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FCC ability to regulate uncertain after SCOTUS nullifies “Chevron doctrine”

The front of the Federal Communications Commission building in Washington, D.C. (FCC public domain image)
The front of the Federal Communications Commission building in Washington, D.C. (FCC public domain image)

The ability of the Federal Communications Commission (FCC) to regulate matters concerning broadcast television, wireless phone service, the Internet and other conveniences of modern life hangs in the balance after the U.S. Supreme Court overturned a ruling that federal agencies used to limit judicial challenges of its power.

On Friday, the Supreme Court found that the 1984 court case Chevron v. Natural Resources Defense Council improperly allowed federal agencies to craft new regulations by interpreting certain laws as they see fit.

The case, known as the “Chevron doctrine,” has been used by federal regulators like the FCC as an affirmative defense when facing legal challenges brought over new regulations. In a 6-3 decision that was made along political lines, the Supreme Court said the case amounted to “a judicial intervention that required judges to disregard their statutory duties.”

In the majority opinion issued on Friday, Chief Justice John Roberts affirmed that the overturning of the Chevron doctrine was based on a “change in interpretive methodology,” but said the decision this week would not be retroactive to cases in which regulators raised the Chevron doctrine as a defense.

Still, the decision opens the door for future legal challenges whenever an agency like the FCC proposes or enacts a new regulation that is based on an interpretation of existing law.

Proponents of smaller government are already praising the decision as a victory for looser regulations, particularly in the commercial sector.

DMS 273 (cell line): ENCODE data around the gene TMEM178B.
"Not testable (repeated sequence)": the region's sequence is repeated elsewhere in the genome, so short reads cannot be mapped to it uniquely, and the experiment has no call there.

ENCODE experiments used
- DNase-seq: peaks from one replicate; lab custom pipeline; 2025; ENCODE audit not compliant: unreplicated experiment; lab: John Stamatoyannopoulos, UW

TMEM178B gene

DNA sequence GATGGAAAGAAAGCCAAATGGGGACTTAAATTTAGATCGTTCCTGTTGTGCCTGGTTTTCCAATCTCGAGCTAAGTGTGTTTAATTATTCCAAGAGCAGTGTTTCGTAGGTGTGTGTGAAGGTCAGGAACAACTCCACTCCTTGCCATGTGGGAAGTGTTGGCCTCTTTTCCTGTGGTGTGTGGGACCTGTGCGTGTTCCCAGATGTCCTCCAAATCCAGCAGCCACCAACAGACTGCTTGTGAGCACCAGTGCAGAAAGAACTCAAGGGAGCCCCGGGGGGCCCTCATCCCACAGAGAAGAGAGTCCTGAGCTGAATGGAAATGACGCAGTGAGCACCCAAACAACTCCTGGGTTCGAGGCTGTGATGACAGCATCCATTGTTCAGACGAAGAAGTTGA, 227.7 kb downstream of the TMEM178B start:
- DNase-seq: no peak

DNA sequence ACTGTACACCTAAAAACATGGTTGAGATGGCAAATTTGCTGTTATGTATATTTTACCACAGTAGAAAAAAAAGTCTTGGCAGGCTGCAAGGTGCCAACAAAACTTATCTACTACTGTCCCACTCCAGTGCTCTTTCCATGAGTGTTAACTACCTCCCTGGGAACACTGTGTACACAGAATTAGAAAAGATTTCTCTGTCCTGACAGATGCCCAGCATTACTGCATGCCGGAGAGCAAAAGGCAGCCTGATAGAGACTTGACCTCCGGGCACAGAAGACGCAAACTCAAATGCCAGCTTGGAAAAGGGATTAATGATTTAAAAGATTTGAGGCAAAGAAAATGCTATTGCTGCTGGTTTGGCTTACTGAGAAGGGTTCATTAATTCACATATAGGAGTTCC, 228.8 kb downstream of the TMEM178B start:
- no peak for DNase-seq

“The Supreme Court’s opinion brings the administrative state into harmony with the U.S. Constitution,” said Grant Spellmeyer, the CEO of ACA Connects, which represents cable TV and broadband Internet providers. “Federal agencies can no longer treat statutes as mere ’starting points’ for the adoption of policies that align with their own whims and political preferences. Rather, they must follow Congress’s commands to the letter.”

The issue with that take is that Congress, often, will pass a law that is deliberately open-ended. The intent is with the idea in mind that things change, and that regulators are in the best position to create or modify rules through their interpretation of open-ended laws, so that the rules keep up with the times.

In the broadcast and cable TV industry, few believe the FCC has done a good job in this respect. Over the past few years, the commercial TV industry has criticized the FCC for dragging its feet on quadrennial reviews of its rules and regulations — which Congress mandated — and on other matters like broadcast ownership caps and whether they can force streaming TV providers to pay retransmission consent fees for local broadcast channels in the same realm as traditional cable and satellite TV platforms.

Some, including ACA Connects, have also charged the FCC with exceeding its authority with respect to regulating the Internet by proposing or imposing rules on what broadband providers can or cannot do. Last November, the agency passed a rule that was aimed at preventing “digital discrimination of access to broadband services based on income level, race, ethnicity, color, religion or national origin.” The rule was meant to prevent broadband Internet providers from prioritizing the build-out of their networks in affluent communities over others, but broadband providers saw this as the FCC overstepping its bound by enacting a solution in search of a problem.

Now, ACA Connects says the FCC’s Digital Discrimination and Open Internet orders, which “might have received deference in the past,” will “now get the scrutiny they deserve,” suggesting that the organization and others are ready to bring the matter to court.

“This is a game-changer for smaller players such as ACA Connects Member companies, who depend on regulatory actions that comply with the statute to provide the certainty and stability to justify long-term investment in their businesses,” Spellmeyer said. “For too long, they have been subject to wild fluctuations in the regulatory environment that further political ends regardless of the law. This decision puts legislative power back where it belongs: in the hands of Congress. We look forward to working with Congress to address the pressing challenges our Members and their communities face, and to working with the FCC and other Federal agencies to implement the laws that Congress enacts.”

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About the Author:

Matthew Keys

Matthew Keys is a nationally-recognized, award-winning journalist who has covered the business of media, technology, radio and television for more than 11 years. He is the publisher of The Desk and contributes to Know Techie, Digital Content Next and StreamTV Insider. He previously worked for Thomson Reuters, the Walt Disney Company, McNaughton Newspapers and Tribune Broadcasting.

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